I write detective stories. Mostly that’s what I read and showcase. But every-once-in-awhile I come across a general fiction novel that’s so good, I have to promote it. SUTTER’S LANDING by Betty Thomason Owens is such a novel. Although it does have a measure of suspense, too.
Literature, Biblical Allegory
Still reeling from tragic losses, Connie and Annabelle Cross face life with their signature humor and grace, until fresh hope arrives on their doorstep.
In early spring of 1955, Annabelle Cross and her daughter-in-law, Connie have nearly made it through the first winter on their own. Then the skies open up as West Tennessee and much of the south endures one of the worst floods in history. As many of their neighbors endure losses due to the flooding, Annabelle and Connie sit tight on dry ground.
As spring gives way to summer, Annabelle begins to dread Connie’s upcoming marriage and removal to Sutter’s Landing. Though she’s happy to note the growing affection between Alton Wade and her daughter-in-law, their marriage means Annabelle will be on her own for the first time in her life.
Connie’s doubts increase when Alton’s bigoted brother Jensen uses every opportunity to drive a wedge between them. Is she doing the right thing? Did she move too quickly? Unexpected summer visitors and anticipation of a new neighbor provide diversion and open possibilities for both Annabelle and Connie.
EXCERPT: Chapter One
Connie Cross sat straight up in bed. What was that sound? Slowly, her vision adjusted to the semidarkness of her room. Outside, but close—too close. A gunshot? She slipped out of bed, donned her robe and tiptoed through the next room where her mother-in-law Annabelle lay. A soft snore told her the woman still slept.
Quiet as possible, Connie opened the back door and stood looking through the screen. Chilled air curled around her ankles and sent a shiver up her spine. She pushed the screen door open. Outside, on the small back porch, she stood for a moment to get her bearings. A thick, white fog enveloped the surrounding area. She wrapped her arms around herself for warmth and peered into the mist.
One of the hens broke into a loud cackle, which wasn’t unusual, though a bit early in the morning for such a racket. Connie was just about to retreat to the warmth of her bed when she caught a movement out of the corner of her eye. She squinted in that direction, listening. Was someone approaching the house? An odd noise, like an animal snuffling, was the only sound. Her scalp prickled. She trembled, though not because of the cold. The sound moved closer.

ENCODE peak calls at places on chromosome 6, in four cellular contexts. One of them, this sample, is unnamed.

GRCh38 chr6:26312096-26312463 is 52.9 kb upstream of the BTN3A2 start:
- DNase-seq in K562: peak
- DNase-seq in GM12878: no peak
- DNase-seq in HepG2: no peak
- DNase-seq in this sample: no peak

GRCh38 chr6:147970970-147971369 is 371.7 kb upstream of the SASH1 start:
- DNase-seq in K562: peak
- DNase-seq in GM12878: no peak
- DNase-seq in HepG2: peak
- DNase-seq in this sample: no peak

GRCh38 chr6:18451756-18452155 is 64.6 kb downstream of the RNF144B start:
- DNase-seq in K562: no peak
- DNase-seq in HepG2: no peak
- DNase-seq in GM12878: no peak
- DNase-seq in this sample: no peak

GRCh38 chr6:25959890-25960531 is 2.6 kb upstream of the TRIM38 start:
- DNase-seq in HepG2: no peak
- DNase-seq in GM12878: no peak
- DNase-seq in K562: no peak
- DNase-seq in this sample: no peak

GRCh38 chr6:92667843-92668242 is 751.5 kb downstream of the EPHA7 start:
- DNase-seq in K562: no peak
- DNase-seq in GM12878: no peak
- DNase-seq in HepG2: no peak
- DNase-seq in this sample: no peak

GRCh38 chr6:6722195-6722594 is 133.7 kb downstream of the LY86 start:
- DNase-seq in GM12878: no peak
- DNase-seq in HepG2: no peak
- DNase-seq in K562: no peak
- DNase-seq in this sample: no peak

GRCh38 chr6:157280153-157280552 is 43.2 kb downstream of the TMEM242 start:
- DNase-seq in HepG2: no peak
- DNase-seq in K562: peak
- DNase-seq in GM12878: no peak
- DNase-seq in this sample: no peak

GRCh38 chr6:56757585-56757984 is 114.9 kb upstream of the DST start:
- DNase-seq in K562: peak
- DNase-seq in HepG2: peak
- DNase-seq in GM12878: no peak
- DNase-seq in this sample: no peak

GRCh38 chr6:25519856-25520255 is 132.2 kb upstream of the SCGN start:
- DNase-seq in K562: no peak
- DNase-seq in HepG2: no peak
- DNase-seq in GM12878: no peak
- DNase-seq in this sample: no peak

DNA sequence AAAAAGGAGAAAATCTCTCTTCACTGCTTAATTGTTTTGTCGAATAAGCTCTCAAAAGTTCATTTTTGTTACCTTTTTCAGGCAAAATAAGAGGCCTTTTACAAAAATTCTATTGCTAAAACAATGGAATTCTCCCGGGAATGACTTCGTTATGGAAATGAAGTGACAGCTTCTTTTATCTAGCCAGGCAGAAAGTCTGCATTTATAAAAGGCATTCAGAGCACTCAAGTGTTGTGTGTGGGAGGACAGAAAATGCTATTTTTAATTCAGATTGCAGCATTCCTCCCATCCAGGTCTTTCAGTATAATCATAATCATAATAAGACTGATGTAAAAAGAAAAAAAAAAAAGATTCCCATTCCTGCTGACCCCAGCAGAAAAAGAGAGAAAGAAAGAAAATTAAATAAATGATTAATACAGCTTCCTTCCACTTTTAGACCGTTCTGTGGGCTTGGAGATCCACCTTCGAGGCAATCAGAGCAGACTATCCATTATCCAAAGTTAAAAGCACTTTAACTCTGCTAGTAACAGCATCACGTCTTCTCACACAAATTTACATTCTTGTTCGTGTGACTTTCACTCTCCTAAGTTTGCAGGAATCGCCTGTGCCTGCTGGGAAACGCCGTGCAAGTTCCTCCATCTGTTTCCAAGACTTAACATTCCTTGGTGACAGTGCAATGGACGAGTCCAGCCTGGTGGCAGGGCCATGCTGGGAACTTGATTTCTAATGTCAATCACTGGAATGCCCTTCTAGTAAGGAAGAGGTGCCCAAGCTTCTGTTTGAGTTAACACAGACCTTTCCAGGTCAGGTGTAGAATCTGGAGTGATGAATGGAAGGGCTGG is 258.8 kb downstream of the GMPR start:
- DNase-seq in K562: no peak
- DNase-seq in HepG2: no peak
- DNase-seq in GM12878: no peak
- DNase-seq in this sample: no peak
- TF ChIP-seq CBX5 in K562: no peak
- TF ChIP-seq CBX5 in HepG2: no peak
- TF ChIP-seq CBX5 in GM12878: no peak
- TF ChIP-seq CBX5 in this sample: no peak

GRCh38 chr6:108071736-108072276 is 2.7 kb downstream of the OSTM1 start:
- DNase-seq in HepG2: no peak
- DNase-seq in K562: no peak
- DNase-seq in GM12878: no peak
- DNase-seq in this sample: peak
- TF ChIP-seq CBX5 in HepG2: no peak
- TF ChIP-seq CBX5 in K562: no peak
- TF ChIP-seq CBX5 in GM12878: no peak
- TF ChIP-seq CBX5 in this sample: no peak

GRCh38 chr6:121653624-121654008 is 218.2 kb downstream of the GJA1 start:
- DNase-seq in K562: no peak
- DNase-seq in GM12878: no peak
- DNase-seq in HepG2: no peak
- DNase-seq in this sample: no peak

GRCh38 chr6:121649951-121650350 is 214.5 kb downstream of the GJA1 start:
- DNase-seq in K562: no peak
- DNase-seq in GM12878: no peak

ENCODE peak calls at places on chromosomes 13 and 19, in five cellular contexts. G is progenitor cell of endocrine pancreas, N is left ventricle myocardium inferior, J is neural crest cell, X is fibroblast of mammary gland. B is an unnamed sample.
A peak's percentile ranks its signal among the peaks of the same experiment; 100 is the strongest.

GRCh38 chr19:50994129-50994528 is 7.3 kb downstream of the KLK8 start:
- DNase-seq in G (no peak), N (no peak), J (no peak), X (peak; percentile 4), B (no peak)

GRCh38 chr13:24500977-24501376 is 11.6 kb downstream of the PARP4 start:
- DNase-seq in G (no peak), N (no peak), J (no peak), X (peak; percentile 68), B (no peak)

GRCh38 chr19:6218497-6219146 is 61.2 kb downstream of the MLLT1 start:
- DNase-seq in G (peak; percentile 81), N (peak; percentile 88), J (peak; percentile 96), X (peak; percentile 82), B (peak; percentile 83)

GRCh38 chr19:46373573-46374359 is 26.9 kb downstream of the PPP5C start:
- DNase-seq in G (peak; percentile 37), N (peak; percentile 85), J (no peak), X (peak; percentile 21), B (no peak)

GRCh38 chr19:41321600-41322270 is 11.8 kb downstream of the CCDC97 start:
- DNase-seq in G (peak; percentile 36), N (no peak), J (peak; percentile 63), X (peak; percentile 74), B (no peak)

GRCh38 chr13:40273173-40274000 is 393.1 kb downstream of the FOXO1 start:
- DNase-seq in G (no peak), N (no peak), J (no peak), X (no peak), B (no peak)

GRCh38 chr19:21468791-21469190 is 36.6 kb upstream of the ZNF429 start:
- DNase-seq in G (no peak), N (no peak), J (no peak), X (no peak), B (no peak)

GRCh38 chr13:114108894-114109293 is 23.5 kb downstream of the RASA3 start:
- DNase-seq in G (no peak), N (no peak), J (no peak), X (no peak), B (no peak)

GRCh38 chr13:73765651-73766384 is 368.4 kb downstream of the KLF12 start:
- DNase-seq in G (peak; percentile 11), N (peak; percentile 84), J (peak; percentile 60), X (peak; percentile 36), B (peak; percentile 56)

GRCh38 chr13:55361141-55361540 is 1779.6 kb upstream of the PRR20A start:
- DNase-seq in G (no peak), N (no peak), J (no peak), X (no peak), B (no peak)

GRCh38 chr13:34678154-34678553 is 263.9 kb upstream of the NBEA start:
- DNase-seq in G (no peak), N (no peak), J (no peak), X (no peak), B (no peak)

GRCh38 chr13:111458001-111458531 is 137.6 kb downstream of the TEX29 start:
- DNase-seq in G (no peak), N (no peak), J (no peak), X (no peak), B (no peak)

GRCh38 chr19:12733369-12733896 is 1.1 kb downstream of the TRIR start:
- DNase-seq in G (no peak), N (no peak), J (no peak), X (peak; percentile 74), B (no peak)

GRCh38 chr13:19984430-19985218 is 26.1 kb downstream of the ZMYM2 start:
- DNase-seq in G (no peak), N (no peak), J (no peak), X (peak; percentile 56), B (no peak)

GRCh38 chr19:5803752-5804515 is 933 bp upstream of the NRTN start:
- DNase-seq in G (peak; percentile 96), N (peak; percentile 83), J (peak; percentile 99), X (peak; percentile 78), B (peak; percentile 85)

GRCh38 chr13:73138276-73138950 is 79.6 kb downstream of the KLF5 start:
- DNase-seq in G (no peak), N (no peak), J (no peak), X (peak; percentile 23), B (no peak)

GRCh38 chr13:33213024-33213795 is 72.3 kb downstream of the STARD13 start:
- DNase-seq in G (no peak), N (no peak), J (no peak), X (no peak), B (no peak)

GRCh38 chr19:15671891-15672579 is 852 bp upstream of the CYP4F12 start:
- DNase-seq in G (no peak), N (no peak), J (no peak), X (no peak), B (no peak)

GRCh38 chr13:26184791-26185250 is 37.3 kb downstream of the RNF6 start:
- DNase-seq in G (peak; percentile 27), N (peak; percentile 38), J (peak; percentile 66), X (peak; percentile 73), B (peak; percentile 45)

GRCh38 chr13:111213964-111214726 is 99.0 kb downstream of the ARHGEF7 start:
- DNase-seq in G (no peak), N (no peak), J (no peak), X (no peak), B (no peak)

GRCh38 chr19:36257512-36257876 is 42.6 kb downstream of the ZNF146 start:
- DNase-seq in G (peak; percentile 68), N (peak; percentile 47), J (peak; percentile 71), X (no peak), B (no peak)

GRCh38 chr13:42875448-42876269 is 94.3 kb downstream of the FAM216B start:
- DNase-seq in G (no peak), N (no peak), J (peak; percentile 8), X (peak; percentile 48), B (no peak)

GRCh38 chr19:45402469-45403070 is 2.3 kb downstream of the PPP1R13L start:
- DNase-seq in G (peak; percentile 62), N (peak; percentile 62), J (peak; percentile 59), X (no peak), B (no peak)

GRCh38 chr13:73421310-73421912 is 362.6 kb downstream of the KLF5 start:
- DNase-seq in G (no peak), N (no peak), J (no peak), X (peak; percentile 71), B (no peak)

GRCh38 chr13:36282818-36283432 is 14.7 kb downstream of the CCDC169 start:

Gradually, a shape emerged, advancing through the mist. Before she could make out what it was, there came a sharp whistle. Her back straightened as her nerves uncoiled. She recognized that whistle. The thing halted. Connie stepped forward. “Samson, is that you?”
The dog whined, and gave a soft yip. He trotted closer, nose to the ground, tail at attention.
A smile warming her insides, Connie peered into the mist. “Alton?” Their nearest neighbor, Alton Wade, was also her fiancé, though they hadn’t publicly announced it yet. A moment later, she made out his lanky frame, moving toward her.
“Samson, sit,” he said.
The dog sat.
Alton stopped below the porch, too far away for her to make out the face beneath the brim of his hat. Dressed in a loose jacket, he held a disjointed shotgun in the crook of his arm. “Did I wake you?” His voice was low, as though he was not yet fully awake.
Keenly aware of her state of undress, Connie kept both arms crossed over the front of her blue chenille robe as she crept closer to the edge of the porch. “You did. Was that a shot I heard?”
“Yes, it was. A fox was about to have herself a morning snack on Miss Annabelle’s chickens.”
Connie caught her breath. “Did you kill it?”
“Of course I did.”
Connie could hear the prideful grin on his face. She gave him an answering one. “Of course you did.”
Betty Thomason Owens has been writing for almost thirty years. She’s a member of American Christian Fiction Writers (ACFW), where she leads a critique group, and serves as vice-president/secretary of the Louisville area group. She’s a mentor, assisting other writers, and a co-founder of a blog dedicated to inspiring writers. She also serves on the planning committee of the Kentucky Christian Writers Conference. Her writing credits include the Legacy Series, and the southern historical Kinsman Redeemer Series (Book 1, Annabelle’s Ruth, is a 2016 Grace Award winner, and has recently been translated into Spanish). She has two fantasy-adventure novels, The Lady of the Haven and A Gathering of Eagles, in a second edition published by Sign of the Whale BooksTM, an imprint of Olivia Kimbrell PressTM. When she’s not writing, Owens is a part-time bookkeeper, who loves to travel and spend time with her family.
And she posts weekly on her blog, Hello, Thursday Morning, found at LOVE IS THE LEGACY ~ BETTY THOMASON OWENS.